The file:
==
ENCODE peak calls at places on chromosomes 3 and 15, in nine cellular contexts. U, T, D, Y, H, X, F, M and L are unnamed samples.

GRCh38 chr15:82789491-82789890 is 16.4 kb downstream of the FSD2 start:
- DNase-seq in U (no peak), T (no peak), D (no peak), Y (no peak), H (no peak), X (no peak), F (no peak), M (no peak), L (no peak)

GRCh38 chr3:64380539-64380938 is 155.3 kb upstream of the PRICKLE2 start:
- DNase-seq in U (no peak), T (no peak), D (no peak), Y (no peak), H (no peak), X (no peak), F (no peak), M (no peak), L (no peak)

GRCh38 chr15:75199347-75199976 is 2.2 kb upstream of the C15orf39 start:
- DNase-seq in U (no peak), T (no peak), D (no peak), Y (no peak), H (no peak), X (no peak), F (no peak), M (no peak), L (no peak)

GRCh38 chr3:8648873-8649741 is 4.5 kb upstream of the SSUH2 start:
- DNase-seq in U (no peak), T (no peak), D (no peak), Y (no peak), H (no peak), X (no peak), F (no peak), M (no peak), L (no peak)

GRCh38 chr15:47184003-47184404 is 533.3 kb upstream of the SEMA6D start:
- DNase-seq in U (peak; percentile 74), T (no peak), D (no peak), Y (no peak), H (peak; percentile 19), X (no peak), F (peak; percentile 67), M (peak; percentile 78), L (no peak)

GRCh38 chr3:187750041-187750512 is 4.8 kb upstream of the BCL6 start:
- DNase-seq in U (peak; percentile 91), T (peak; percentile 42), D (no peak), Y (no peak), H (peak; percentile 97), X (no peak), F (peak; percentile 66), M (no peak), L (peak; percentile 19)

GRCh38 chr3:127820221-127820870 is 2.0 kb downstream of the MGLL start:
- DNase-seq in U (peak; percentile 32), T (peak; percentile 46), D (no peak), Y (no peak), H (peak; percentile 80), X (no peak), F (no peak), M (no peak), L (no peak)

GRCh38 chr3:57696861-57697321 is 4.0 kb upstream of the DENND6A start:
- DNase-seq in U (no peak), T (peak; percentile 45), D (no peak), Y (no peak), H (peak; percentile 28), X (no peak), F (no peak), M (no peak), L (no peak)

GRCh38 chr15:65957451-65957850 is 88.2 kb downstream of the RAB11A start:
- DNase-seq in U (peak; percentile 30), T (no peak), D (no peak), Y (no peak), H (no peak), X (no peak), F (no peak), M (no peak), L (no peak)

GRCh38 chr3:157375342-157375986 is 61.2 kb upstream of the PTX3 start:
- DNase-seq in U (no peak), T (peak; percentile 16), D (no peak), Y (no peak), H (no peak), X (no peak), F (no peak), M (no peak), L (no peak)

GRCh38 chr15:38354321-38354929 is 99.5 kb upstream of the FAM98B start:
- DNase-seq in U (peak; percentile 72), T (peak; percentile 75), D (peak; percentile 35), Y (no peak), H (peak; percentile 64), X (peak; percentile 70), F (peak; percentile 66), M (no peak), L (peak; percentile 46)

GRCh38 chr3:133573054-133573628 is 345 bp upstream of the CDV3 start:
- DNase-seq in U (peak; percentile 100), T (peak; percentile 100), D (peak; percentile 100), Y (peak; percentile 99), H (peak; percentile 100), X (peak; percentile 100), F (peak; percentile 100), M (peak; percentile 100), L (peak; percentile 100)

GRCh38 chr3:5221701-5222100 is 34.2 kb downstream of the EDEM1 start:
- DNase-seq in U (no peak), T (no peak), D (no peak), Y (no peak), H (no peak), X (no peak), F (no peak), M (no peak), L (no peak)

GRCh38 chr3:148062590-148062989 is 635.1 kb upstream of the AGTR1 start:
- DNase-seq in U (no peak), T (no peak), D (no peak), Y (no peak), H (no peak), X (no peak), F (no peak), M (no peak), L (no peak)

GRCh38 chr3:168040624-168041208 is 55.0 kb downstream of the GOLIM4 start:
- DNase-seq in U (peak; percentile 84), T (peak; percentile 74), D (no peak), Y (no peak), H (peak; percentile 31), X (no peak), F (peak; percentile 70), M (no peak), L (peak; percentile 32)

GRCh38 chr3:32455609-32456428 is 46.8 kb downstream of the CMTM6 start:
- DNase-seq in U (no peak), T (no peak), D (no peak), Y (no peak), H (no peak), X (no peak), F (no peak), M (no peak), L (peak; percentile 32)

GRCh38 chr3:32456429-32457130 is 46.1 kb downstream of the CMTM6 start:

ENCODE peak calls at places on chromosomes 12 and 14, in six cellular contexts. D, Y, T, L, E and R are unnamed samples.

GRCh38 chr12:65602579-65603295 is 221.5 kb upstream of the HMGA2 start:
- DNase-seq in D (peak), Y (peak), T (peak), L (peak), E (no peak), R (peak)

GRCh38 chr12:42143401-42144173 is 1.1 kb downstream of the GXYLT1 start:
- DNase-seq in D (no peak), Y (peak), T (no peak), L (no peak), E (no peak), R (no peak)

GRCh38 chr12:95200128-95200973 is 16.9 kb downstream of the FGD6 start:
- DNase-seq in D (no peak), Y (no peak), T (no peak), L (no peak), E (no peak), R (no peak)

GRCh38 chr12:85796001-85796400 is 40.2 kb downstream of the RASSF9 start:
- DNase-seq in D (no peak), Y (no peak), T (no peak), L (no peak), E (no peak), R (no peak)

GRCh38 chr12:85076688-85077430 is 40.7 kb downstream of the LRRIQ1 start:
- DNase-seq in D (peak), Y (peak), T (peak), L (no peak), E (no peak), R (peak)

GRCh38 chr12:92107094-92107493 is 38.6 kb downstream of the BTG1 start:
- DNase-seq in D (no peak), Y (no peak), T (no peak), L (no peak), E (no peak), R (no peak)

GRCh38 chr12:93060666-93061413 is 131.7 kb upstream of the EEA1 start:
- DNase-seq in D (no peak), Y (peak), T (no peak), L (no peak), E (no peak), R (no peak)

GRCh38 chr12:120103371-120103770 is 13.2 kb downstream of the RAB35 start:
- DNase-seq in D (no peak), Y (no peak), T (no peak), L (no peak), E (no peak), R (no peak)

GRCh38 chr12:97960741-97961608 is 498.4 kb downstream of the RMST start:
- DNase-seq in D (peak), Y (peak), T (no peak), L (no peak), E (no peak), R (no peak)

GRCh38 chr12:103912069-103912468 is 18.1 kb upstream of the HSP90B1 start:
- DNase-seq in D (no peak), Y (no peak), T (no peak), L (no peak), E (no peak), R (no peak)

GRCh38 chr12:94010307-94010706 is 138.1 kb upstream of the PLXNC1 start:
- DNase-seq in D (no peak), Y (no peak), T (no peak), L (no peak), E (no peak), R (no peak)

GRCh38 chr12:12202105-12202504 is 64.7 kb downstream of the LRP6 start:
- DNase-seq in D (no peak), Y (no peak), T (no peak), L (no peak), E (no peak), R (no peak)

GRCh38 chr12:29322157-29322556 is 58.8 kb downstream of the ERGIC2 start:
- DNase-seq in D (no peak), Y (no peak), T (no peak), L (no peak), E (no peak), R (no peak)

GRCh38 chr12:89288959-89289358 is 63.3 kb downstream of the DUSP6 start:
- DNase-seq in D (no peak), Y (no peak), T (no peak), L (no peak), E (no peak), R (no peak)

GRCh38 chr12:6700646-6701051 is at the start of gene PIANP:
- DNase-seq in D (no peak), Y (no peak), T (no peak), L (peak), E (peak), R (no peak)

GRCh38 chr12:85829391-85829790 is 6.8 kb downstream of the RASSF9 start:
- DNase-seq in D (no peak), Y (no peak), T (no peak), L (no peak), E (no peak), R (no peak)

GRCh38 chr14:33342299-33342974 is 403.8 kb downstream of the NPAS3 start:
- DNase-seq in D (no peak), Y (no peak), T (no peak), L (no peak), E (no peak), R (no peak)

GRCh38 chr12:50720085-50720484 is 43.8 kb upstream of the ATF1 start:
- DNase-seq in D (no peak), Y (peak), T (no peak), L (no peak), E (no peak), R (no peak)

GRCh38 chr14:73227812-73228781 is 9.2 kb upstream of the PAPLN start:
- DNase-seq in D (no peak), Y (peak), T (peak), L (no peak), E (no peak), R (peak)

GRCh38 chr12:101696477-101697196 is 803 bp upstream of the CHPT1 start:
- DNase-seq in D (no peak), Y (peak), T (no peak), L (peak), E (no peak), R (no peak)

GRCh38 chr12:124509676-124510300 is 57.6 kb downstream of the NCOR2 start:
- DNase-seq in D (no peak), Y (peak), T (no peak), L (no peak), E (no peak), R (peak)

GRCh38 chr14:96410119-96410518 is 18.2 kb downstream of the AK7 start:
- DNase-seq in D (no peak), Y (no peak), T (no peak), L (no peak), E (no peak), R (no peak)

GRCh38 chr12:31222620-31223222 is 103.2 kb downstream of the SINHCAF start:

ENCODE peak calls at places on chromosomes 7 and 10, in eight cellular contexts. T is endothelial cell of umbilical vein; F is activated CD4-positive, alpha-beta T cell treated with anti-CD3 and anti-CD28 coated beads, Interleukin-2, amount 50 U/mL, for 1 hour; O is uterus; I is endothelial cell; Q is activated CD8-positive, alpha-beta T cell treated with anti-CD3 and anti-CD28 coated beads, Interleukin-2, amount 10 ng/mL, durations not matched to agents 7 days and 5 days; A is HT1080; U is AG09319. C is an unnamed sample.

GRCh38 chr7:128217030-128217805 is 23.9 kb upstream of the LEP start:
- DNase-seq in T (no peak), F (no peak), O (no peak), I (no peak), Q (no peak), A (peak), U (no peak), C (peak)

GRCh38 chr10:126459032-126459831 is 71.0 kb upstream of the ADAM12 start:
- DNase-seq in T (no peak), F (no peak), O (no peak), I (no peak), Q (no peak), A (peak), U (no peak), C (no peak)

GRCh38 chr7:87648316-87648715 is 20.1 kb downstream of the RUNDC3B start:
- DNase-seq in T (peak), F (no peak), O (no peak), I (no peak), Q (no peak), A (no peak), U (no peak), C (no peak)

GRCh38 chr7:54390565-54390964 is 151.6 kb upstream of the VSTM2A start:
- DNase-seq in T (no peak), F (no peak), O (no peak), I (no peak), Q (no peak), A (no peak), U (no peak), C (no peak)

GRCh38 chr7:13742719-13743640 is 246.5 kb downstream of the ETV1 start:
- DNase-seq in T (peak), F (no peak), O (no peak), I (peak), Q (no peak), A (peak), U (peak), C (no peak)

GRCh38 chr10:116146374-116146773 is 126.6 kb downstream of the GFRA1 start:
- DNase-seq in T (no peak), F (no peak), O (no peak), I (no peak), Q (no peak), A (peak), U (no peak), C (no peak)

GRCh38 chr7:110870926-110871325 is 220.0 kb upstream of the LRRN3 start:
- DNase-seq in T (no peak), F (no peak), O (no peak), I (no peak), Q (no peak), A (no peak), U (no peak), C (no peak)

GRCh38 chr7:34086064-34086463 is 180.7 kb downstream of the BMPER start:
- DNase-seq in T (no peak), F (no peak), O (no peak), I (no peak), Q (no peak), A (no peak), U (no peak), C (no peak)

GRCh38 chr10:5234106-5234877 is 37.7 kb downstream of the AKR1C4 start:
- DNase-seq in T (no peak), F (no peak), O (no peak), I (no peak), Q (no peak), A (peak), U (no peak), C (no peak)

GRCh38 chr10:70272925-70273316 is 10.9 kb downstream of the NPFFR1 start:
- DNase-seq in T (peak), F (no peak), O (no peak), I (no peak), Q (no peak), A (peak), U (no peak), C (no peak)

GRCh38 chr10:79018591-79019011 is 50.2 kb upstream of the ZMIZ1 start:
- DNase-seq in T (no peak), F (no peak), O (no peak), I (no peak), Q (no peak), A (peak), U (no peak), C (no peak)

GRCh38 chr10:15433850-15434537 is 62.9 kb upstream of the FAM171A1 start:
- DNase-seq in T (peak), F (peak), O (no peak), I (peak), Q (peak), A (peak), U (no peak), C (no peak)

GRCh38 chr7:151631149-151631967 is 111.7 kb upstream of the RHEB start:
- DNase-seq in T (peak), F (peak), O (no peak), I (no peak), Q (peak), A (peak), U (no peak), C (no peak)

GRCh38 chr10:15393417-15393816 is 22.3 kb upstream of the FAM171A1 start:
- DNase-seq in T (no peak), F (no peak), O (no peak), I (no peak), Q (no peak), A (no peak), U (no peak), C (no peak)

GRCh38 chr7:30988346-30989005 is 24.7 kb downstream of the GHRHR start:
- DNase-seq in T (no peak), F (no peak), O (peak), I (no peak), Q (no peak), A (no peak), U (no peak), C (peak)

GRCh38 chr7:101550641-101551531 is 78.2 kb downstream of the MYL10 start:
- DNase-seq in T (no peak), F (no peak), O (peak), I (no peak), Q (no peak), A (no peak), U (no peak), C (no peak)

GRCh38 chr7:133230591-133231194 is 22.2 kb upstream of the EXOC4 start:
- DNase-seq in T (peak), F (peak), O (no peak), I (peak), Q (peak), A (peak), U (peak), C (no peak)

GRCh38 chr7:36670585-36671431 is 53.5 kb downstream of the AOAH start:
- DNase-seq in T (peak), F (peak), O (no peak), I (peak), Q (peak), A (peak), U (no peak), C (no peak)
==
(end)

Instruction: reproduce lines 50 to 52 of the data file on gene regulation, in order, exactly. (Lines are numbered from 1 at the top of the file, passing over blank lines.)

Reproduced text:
GRCh38 chr12:120103371-120103770 is 13.2 kb downstream of the RAB35 start:
- DNase-seq in D (no peak), Y (no peak), T (no peak), L (no peak), E (no peak), R (no peak)

GRCh38 chr12:97960741-97961608 is 498.4 kb downstream of the RMST start: